In neither case, then, was a national bank anything more than convenient, but time and again the purveyors of government management have simply chanted the mantras of monetary regulation. Specie suspension was a likely outcome no matter what financial instrument or instruments the national government had had at its disposal. The fact is, it was a consequence of the exigencies of the time—an unfortunate outcome of policy necessitated by unfortunate circumstances—always the stuff of bad law. It neither disproves the capacity for markets to function in currency nor the necessity of a national bank for national administration.
The best examples to counter these assertions are the continuing historical developments in the New England states, where specie continued to be had and where notes continued to circulate at par. The most interesting aspect of this on-going evolution was a system of checks that evolved through the experience of bankers to counter bad practices when they arose. The Suffolk bank system is an example of a private clearing house system for the prompt redemption of notes. It has sometimes been criticized because the Suffolk bank profited from its relationship with other banks who were members of its association, but like any other private organization, it worked through commercial challenges over time, undergoing changes in response to other private clearing-house competitors that arose later. Notes of more distant or less trusted non-members continued to circulate but at a discount. Later, those who felt poorly served were able to form another association, but notes in general were a stable and convenient medium in the region. Even those scholars who have been the ardent champions of Hamiltonian finance, such as Hammond, have recognized the virtues of the Suffolk system. (Hammond, 555, 562/3) That system only ended because of the need to finance the Civil War.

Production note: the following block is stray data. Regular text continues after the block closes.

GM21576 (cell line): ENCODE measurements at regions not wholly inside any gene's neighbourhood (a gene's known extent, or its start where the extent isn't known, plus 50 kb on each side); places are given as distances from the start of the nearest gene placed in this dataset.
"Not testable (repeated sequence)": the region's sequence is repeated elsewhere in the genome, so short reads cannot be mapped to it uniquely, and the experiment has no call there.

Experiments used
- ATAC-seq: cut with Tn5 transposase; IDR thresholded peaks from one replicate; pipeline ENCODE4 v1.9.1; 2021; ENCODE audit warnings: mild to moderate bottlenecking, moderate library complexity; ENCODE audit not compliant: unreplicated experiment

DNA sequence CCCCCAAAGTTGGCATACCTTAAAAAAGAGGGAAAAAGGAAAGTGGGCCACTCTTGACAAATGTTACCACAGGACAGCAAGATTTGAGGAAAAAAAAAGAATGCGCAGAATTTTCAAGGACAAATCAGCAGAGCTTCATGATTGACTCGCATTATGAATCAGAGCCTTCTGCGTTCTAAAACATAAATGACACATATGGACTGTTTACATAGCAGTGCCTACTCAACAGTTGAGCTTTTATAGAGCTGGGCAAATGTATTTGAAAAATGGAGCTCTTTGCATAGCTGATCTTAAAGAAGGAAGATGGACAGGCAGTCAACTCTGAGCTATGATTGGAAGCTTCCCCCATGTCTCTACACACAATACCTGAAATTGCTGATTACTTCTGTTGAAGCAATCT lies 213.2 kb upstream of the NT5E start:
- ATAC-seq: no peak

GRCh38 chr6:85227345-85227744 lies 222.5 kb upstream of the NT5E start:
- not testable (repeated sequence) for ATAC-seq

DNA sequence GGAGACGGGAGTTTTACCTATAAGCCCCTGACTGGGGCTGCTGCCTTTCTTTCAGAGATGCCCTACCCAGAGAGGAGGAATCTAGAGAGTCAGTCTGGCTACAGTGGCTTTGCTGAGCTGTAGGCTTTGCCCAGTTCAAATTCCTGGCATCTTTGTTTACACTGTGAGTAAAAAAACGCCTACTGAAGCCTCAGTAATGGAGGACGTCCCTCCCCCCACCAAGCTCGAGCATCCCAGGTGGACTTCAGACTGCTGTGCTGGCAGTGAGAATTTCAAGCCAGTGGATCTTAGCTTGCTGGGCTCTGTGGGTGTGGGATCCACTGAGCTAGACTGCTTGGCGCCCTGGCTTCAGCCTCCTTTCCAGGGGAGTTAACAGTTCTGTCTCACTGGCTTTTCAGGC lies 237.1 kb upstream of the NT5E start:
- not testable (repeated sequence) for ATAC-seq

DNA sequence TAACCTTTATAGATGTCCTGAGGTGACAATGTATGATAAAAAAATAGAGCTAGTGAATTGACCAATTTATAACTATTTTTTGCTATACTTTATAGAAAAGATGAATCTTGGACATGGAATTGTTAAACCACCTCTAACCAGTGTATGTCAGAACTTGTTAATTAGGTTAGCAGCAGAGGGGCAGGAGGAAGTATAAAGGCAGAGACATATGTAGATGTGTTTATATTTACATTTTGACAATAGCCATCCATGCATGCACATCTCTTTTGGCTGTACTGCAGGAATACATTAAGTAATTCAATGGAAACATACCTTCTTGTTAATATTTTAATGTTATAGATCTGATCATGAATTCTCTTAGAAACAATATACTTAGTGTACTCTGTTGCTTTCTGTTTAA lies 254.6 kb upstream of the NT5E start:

Here now, we come to the last point: The necessity of a national bank for war finance. The great fly in the ointment of the traditional interpretation is its complete lack of consideration of both the tremendous economic growth that characterized that time and the successful prosecution of the third most expensive war up to that point under what became the independent treasury of Martin Van Buren. All this was well after the end of the Second Bank of the United States. And whereas the former was purely defensive, the latter resulted in the conquest of a foreign capital no less.
Nowhere do the champions of Hamilton ever make this connection, but again, some have noticed a bit of the relevant history, if only obliquely. To quote again the Ur-source of so much of the orthodox Hamiltonian view: “In the last previous war, that with Great Britain in 1812,” wrote Bray Hammond, “the federal Treasury had been nearly paralyzed by the difficulty of obtaining money that the economy either did not have or would not trust it with [re. New England]. But now, such was the solid accumulation of means within one generation, the government’s loans were taken at a premium and in specie. And this was before the acquisition of California and the discovery two years later of its gold.”(672) Or, as Timberlake notes: “During the Mexican War the Independent Treasury under Walker operated unexceptionably. Its monetary policies were limited, but it transferred specie for military purposes without even rippling the money market while it floated three major loans to finance the war.” (78)
What does this tell us? Surely it says that much of the original Jefferson/ Madison critique of the bank was justified; that a poly-centric monetary system is not antithetical to fiscal or economic efficiency; that national interventions are not a necessity in the area of money and banking. Systems had evolved and were evolving in response to market dynamics. That system was based on the solid lessons of individual experiences over time. The Civil War ended the process of that learning and what was potentially a highly stable set of evolved institutions was swept aside. The cry of emergency once more ushered in the politics of impatience, and ever since we have relentlessly erased even the memory of this history.
If that is Hamilton’s legacy, as McCraw would have it, it is an unfortunate one.